Mayors of the City of Providence



5. Edward Peck Knowles (1805-1881)

Served June 1854 to June 1855 (Whig)

Birthplace: Providence. Despite limited school privileges as a child, he always held a deep interest in education. He was the first to propose evening schools. At one point Knowles was employed as a keeper of the tollgate at Red Bridge, which crossed the Seekonk River. A proponent of the temperance movement, he devoted years to public service before and after his mayorship. After being elected to the Common Council in 1835, he was repeatedly appointed as acting mayor until he was finally elected to the post in 1854. (Portrait number eleven in the Council Chamber)


6. James Young Smith (1809-1876)

Served June 1855 to June 1857 (Republican)

Birthplace: Groton, Connecticut. He served two years as the Mayor of Providence, and was later elected Governor of Rhode Island in 1865. Smith was the first governor-elect to garner a majority vote in every city and town in Rhode Island. He first came to Providence to enter the lumber, and later the cotton trade. Smith served as the President of the Board of Trade, the President of the Bank of Discount, the President of two savings banks, and the director of eight insurance companies. He was also the Director of the Providence and Worcester Railroad Co. and the New York and New England Railroad Co. (Portrait number thirty-one in the Council Chamber)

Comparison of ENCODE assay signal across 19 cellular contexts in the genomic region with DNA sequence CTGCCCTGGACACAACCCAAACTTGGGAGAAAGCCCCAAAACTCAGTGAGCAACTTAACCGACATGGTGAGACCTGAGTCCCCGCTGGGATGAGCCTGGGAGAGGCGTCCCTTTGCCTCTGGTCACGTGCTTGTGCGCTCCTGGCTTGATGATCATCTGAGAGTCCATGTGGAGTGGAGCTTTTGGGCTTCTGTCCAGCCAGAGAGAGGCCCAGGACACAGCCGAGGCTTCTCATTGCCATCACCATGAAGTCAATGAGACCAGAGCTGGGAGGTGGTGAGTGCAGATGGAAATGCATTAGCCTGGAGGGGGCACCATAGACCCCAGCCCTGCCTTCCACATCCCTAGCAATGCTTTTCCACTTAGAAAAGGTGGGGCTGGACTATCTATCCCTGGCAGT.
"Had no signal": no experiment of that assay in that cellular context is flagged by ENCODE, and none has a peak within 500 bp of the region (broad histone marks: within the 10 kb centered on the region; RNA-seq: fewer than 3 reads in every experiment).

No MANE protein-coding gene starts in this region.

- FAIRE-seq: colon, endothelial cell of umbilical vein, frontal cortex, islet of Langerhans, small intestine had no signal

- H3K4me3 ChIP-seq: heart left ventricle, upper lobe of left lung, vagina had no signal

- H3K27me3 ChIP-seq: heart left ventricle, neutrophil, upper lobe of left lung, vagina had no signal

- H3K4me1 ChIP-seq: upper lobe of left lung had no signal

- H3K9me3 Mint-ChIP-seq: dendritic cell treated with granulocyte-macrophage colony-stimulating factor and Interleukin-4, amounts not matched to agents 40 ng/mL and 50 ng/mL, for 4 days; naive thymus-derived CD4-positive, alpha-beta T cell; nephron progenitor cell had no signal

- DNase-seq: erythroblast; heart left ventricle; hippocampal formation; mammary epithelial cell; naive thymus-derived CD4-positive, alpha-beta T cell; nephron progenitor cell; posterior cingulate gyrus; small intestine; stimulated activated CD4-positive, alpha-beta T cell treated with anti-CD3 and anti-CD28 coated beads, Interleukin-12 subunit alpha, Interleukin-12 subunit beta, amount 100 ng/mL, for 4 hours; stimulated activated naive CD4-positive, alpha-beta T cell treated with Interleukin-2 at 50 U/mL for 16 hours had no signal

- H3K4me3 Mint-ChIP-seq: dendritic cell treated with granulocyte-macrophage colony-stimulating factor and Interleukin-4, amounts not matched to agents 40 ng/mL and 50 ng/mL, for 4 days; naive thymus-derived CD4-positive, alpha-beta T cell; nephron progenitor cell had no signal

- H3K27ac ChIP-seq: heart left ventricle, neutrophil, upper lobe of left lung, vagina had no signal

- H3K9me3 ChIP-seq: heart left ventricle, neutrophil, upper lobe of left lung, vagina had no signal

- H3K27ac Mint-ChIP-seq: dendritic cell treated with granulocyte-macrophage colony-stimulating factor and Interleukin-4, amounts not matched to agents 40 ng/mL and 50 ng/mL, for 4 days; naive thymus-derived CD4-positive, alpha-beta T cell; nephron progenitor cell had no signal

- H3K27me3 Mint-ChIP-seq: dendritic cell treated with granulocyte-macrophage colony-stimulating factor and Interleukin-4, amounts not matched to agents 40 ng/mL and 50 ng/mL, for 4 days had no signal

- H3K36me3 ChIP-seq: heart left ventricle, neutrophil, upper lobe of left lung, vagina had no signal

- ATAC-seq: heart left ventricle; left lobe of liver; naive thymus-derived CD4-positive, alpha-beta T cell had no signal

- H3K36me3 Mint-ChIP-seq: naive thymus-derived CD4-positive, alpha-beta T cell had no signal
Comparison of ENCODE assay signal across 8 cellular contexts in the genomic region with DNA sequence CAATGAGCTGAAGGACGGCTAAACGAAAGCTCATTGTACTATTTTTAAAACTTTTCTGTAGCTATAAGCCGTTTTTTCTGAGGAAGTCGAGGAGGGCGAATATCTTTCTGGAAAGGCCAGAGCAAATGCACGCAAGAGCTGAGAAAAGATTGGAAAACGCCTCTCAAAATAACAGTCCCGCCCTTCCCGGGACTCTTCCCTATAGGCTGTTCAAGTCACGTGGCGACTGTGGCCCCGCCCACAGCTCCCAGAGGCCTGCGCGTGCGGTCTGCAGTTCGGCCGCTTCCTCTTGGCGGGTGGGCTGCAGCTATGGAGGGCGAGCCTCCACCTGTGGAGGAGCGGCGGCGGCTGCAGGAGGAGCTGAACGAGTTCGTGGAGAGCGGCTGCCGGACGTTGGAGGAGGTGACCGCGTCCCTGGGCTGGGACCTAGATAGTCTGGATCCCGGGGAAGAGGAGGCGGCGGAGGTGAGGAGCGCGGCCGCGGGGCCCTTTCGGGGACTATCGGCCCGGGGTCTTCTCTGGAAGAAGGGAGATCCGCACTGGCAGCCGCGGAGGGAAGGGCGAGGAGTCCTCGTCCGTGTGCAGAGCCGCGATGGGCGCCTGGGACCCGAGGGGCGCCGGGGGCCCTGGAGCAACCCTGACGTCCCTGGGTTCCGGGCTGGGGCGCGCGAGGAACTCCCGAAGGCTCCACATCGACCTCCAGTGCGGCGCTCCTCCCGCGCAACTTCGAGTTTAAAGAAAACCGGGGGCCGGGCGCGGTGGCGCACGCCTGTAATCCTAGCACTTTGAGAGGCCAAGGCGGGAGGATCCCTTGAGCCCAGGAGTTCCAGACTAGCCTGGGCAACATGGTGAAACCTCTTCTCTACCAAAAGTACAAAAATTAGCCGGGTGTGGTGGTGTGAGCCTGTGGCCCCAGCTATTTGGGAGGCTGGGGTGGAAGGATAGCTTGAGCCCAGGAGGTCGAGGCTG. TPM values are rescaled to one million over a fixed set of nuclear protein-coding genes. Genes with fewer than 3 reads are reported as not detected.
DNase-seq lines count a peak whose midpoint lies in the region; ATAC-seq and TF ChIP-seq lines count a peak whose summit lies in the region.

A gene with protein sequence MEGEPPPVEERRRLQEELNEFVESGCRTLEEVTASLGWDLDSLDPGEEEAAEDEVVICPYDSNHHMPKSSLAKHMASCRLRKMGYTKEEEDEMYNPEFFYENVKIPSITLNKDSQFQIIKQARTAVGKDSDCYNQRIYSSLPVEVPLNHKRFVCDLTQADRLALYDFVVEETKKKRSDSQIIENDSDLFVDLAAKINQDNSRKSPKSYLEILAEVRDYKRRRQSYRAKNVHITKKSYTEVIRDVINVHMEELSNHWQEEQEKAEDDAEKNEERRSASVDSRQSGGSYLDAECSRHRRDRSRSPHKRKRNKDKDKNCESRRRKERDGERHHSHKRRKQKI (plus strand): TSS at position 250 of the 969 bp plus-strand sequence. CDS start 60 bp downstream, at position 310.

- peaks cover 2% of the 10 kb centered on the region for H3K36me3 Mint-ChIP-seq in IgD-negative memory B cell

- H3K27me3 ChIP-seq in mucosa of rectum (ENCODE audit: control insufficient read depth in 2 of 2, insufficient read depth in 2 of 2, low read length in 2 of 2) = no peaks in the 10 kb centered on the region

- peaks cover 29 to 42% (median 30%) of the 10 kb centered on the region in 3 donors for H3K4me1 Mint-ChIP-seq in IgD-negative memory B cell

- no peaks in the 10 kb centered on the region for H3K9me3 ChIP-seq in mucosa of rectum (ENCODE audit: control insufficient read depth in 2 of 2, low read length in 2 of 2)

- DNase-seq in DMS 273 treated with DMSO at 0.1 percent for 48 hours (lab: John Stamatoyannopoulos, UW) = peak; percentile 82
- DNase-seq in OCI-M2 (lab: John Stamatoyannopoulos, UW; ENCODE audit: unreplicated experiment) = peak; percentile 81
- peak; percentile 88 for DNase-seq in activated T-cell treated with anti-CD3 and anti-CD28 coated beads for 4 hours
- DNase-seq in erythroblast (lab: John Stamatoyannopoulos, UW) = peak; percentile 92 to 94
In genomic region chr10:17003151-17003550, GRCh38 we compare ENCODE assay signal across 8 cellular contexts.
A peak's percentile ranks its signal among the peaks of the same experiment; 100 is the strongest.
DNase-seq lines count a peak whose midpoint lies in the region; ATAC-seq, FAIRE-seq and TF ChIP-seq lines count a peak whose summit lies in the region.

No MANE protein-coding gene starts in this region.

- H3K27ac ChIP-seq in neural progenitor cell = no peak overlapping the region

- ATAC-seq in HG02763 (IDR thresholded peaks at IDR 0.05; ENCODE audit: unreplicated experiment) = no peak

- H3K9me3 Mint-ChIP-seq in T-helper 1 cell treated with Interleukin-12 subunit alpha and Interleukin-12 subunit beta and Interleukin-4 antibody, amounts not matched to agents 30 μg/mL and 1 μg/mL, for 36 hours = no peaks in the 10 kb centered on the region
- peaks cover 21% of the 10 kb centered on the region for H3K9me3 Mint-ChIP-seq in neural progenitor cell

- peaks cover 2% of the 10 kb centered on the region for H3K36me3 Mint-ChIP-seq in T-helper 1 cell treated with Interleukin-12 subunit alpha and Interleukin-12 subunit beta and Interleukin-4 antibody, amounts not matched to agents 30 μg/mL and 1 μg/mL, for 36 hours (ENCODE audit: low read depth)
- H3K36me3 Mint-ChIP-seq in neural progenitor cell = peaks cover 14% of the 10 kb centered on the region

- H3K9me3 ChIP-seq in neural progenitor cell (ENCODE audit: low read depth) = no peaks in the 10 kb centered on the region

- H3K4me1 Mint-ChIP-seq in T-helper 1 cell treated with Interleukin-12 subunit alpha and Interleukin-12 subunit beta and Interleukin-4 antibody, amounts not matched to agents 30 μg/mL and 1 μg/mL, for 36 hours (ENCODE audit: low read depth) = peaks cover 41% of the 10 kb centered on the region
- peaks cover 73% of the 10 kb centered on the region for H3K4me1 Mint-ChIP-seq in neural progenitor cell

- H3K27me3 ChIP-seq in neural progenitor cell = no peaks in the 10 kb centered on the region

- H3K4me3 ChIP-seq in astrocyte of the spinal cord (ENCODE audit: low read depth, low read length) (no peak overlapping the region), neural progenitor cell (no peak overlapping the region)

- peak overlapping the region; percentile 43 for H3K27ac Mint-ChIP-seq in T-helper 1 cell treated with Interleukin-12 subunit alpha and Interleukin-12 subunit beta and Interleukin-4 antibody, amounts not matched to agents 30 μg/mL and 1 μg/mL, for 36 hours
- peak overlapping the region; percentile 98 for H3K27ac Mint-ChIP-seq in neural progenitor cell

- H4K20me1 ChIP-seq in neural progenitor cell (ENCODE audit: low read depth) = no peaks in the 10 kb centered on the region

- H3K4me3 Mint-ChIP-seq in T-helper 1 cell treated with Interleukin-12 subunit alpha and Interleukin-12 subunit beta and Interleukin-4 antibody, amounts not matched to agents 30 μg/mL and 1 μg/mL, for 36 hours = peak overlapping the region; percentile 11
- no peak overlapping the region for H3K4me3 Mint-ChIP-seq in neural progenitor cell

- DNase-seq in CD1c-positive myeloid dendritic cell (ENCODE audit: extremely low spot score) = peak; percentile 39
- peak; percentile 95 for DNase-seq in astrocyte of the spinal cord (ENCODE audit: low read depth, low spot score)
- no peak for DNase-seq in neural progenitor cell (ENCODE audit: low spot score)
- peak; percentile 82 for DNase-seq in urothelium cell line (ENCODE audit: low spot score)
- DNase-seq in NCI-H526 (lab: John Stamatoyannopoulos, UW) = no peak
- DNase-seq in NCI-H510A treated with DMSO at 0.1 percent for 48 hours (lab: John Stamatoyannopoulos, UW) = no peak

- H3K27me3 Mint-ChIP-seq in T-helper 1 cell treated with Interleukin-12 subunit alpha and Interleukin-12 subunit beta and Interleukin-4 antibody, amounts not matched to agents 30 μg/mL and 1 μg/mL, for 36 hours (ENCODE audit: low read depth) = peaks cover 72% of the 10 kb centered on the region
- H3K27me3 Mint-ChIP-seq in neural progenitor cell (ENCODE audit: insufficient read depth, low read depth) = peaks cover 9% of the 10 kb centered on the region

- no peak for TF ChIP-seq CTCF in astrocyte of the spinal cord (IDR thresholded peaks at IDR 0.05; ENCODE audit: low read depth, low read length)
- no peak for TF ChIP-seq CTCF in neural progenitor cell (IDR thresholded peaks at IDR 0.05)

7. William Mitchell Rodman (1814-1868)

Served June 1857 to June 1859 (Republican-American)

Birthplace: Newport. Rodman attended a school taught by his father before coming to Providence to be a tailor's apprentice. An accomplished writer of prose and verse, he was considered an excellent public speaker, and served as mayor for two consecutive terms starting in 1857. He was a member of the local school committee and served two terms on the Providence Common Council. (Portrait number thirteen in the Council Chamber)


8. Jabez Comstock Knight (1815-1900)

Served June 1859 to June 1864 (Republican)

Birthplace: Warwick. A member of the Providence Common Council, he was elected to the Providence Board of Aldermen. He also served on the committee charged with preparing the plans, costs and location for the new City Hall. Knight served as a trustee of Butler Hospital for 35 years and as commissioner of the Dexter Donation for 21 years. He was so popular that he ran unopposed his last four terms. Aside from his public endeavors, Knight published a poem entitled "Our Golden Wedding." (Portrait number eight on third floor)